Succinic acid

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Colorless, odorless crystals that occur naturally in Amber. Succinic acid was first separated from the distillate of amber in 1546 by Agricola. Commercially, succinic acid is used as a Sequestrant and Buffer. It is also used in the manufacture of dyes, lacquers, and photographic solutions.

Synonyms and Related Terms

butanedioic acid; acid of amber; amber acid; ethylenesuccinic acid; BernsteinsSure (Deut.)



Chemical structure

Succinic acid.jpg


  • Contact causes irritation and possible burns.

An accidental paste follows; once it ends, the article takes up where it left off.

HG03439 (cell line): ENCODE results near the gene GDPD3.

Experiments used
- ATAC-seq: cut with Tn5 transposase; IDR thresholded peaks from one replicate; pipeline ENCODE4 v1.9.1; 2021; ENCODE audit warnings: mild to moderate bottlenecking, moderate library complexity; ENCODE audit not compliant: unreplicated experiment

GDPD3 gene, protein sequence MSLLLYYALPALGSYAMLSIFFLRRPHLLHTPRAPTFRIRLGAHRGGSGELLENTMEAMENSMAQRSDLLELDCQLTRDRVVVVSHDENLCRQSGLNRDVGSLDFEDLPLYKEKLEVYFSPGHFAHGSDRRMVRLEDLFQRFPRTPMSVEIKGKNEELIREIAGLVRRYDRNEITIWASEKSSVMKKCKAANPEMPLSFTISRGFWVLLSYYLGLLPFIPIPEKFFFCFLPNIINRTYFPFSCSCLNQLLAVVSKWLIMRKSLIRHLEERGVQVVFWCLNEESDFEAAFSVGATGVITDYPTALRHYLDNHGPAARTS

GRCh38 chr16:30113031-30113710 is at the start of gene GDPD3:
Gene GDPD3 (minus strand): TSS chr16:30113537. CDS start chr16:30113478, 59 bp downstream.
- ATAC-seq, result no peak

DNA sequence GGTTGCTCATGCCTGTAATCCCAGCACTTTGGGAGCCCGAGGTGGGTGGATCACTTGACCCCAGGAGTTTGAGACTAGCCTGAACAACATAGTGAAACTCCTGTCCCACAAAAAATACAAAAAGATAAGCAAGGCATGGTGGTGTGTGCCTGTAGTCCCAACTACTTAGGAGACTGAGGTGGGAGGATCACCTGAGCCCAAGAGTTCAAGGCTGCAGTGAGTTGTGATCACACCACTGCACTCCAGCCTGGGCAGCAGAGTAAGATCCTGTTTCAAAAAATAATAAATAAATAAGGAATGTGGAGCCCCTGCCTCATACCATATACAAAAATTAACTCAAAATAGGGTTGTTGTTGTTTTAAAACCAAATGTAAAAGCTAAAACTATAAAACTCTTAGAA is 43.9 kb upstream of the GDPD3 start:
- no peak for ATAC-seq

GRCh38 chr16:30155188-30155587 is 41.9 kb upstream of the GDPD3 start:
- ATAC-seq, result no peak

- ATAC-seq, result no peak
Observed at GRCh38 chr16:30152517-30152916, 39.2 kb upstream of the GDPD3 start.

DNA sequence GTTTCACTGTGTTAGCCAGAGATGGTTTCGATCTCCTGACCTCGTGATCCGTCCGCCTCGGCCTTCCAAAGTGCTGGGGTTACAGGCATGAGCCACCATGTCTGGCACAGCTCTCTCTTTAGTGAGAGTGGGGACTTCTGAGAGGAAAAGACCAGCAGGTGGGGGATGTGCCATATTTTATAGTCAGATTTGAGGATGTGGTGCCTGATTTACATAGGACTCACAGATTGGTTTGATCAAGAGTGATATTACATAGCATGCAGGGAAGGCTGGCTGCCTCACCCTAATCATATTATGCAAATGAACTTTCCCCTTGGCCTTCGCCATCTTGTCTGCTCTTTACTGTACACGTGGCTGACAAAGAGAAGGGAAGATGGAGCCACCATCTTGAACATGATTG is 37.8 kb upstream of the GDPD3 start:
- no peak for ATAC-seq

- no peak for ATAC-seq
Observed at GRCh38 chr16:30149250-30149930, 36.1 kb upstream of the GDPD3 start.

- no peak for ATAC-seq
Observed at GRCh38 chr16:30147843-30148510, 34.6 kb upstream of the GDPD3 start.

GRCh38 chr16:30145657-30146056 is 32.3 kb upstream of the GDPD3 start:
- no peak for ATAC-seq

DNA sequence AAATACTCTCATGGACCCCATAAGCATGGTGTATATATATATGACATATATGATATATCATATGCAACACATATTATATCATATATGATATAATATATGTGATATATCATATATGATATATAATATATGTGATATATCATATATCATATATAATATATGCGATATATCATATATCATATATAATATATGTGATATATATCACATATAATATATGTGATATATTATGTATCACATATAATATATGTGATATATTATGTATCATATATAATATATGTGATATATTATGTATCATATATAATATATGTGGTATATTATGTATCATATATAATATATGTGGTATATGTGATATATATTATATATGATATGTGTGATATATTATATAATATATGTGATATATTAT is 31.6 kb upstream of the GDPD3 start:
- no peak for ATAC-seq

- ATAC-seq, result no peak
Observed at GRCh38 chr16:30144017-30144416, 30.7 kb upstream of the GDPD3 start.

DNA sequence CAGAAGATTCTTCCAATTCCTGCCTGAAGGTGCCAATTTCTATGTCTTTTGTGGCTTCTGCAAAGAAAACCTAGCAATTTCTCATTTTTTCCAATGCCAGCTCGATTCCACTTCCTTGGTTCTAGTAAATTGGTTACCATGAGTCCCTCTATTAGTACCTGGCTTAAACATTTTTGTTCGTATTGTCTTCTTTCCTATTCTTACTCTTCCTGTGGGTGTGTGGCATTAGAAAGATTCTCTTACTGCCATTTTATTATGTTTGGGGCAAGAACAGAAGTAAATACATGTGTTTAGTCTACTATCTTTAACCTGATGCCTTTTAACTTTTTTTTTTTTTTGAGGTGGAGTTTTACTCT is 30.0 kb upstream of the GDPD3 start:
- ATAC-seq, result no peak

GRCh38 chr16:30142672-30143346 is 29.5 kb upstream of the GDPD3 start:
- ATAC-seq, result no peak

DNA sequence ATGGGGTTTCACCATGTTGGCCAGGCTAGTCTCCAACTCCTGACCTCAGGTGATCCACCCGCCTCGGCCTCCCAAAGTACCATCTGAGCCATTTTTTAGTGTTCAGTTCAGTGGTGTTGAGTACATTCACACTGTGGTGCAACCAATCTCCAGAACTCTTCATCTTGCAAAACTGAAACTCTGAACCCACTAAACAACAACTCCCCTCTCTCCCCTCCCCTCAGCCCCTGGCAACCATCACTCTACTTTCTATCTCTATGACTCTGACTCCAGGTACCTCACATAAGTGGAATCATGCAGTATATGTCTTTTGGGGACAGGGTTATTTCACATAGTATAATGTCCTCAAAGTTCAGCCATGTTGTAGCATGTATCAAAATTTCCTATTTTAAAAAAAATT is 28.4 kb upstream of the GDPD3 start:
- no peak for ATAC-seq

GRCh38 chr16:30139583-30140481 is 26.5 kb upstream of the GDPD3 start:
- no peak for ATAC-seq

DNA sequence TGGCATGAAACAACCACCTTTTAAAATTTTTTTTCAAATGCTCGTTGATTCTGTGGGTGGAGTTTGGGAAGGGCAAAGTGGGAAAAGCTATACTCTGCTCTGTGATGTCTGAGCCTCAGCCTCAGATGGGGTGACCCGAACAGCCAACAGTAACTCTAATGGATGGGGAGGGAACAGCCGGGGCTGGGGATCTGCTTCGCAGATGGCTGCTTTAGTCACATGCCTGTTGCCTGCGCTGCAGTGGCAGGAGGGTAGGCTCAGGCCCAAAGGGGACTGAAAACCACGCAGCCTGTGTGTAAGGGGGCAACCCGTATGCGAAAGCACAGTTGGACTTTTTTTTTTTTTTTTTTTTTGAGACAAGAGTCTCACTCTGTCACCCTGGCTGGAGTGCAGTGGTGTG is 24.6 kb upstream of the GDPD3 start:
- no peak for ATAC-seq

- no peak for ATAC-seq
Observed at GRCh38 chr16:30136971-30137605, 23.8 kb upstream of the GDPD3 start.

• Fisher Scientific: SDS

Physical and Chemical Properties

Soluble in ethanol, ether. Slightly soluble in water: pH =2.7 (0.1 M solution)

Insoluble in benzene, carbon disulfide, carbon tetrachloride, ligroin.

Composition CO2H(CH2)2CO2H
CAS 110-15-6
Melting Point 185-1.87 C
Density 1.55-1.56 g/ml
Molecular Weight mol. wt. = 118.1
Boiling Point 235 C

Resources and Citations

  • G.S.Brady, Materials Handbook, McGraw-Hill Book Co., New York, 1971 Comment: p. 54
  • Richard S. Lewis, Hawley's Condensed Chemical Dictionary, Van Nostrand Reinhold, New York, 10th ed., 1993
  • The Merck Index, Martha Windholz (ed.), Merck Research Labs, Rahway NJ, 10th edition, 1983 Comment: entry 9037
  • Susan E. Schur, Conservation Terminology: A review of Past & Current Nomenclature of Materials, Technology and Conservation, Spring (p.34-39); Summer (p.35-38); Fall (p.25-36), 1985